# Proof that $A^n = \frac{1}{2\pi i} \oint _C z^n \left(z - A \right)^{-1} dz$

I'm working my way through Martin Schechter's 'Principles of Functional Analysis' (2nd ed.) and am trying to understand his proof of the following theorem, given on page 136:

"Let $T:X\to X$ be any bounded linear operator on a complex Banach space $X$ and let $C$ be any closed curve containing $\sigma(A)$ on its interior. Then $$T^{n}=\frac{1}{2\pi i}\oint_{C}z^{n}\left(zI-T\right)^{-1}dz."$$

The proof uses the following Lemma, which I think I understand:

"Let $T:X\to X$ be a bounded linear operator on a complex Banach space $X$ and $z\in\mathbb{C}$ be s.t. $\left|z\right|>\limsup\left\Vert T^{n}\right\Vert ^{\frac{1}{n}}$. Then $$\left(zI-T\right)^{-1}=\sum_{n=1}^{\infty}z^{-n}T^{n-1},$$ where the RHS converges in the norm on the set of bounded operators."

The proof of the theorem in hand goes like this:

Let $C$ be any circle of radius greater than $\left\Vert T\right\Vert$ centred at the origin. Then, using the Lemma,

$\oint_{C}z^{n}\left(zI-T\right)^{-1}dz=\oint_{C}z^{n}\sum_{k=1}^{\infty}z^{-k}T^{k-1}dz=\sum_{k=1}^{\infty}T^{k-1}\oint_{C}z^{n-k}dz,$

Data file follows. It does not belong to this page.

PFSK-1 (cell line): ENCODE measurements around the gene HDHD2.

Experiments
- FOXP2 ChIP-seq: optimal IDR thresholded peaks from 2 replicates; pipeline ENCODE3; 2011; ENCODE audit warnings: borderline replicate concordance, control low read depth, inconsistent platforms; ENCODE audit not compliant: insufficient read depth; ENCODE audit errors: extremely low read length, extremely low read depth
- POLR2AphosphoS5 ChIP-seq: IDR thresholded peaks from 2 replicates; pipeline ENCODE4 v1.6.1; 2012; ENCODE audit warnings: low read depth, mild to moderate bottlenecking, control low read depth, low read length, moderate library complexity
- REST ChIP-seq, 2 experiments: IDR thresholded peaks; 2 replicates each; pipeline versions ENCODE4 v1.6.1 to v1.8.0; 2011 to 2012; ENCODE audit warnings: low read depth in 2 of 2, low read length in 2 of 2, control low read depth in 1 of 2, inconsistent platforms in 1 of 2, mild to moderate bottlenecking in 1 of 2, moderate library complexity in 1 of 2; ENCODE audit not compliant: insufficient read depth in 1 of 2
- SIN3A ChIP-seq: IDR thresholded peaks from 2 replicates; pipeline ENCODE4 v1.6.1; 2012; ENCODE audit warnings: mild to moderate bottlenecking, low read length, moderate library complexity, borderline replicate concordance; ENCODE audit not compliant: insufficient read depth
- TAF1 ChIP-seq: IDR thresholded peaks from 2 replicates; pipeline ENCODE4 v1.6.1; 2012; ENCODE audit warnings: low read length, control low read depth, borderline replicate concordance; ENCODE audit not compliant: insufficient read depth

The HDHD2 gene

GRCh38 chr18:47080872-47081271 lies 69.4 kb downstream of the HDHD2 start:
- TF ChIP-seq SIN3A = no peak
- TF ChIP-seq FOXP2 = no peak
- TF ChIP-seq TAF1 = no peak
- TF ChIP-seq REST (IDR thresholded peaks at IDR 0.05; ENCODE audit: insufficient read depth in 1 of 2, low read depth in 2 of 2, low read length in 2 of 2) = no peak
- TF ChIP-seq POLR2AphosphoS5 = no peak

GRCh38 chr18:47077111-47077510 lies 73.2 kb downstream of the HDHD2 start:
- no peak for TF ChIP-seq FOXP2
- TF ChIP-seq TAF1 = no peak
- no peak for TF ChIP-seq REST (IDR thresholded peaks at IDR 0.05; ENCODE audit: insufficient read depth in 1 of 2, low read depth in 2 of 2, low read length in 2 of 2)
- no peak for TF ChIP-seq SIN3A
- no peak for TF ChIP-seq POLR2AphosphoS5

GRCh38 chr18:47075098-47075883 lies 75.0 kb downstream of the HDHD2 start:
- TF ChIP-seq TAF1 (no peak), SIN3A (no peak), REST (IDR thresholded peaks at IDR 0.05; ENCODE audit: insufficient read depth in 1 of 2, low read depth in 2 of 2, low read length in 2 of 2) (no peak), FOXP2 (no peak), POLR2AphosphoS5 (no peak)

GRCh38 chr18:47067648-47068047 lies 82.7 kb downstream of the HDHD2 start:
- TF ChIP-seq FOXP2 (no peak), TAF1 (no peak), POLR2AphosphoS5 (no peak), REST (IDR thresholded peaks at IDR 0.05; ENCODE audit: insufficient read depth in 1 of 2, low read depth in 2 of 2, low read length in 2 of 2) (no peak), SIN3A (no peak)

all of which I follow, but then Schechter goes onto to assert that $\sum_{k=1}^{\infty}T^{k-1}\oint_{C}z^{n-k}dz = 2 \pi i T^n$, which I don't understand. Can anyone help me out?

(For anyone interested, to conclude, Schechter argues that since line integrals are path independent, and $\left(zI - T \right)^{-1}$ is analytic on $\rho (T)$, the theorem holds.)

By Cauchy's integral formula, $$\oint_{C}z^{n-k}dz=\left\{\begin{array}{cc}2\pi i & k=n+1\\0&\text{otherwise}\end{array}\right..$$ Alternatively, since $C$ is a circle centered at $0$, you can let $z=re^{i\theta}$ to evaluate the integral above, where $r$ is the radius of $C$.
• Thank you! Should that be $n=k-1$? – Harry Williams Apr 28 '13 at 18:05
• I've tried to get out the result using your suggestion of letting $z=re^{i\theta}$, but I'm struggling. In this case, I think we get $\oint_C z^{n-k} dz = \int_0^{2 \pi} r^{n-k} e^{i (n-k) \theta} d \theta = r^{n-k} \left( \int_0^{2 \pi} \cos \left( (n-k) \theta \right) d \theta + i \int_0^{2 \pi} \sin \left( (n-k) \theta \right) d \theta \right)$ but I seem to get that this is always zero. Where am I going wrong? – Harry Williams Apr 28 '13 at 18:56
• @HarryWilliams: Note that $dz=ire^{i\theta}d\theta$. – Hu Zhengtang Apr 28 '13 at 19:02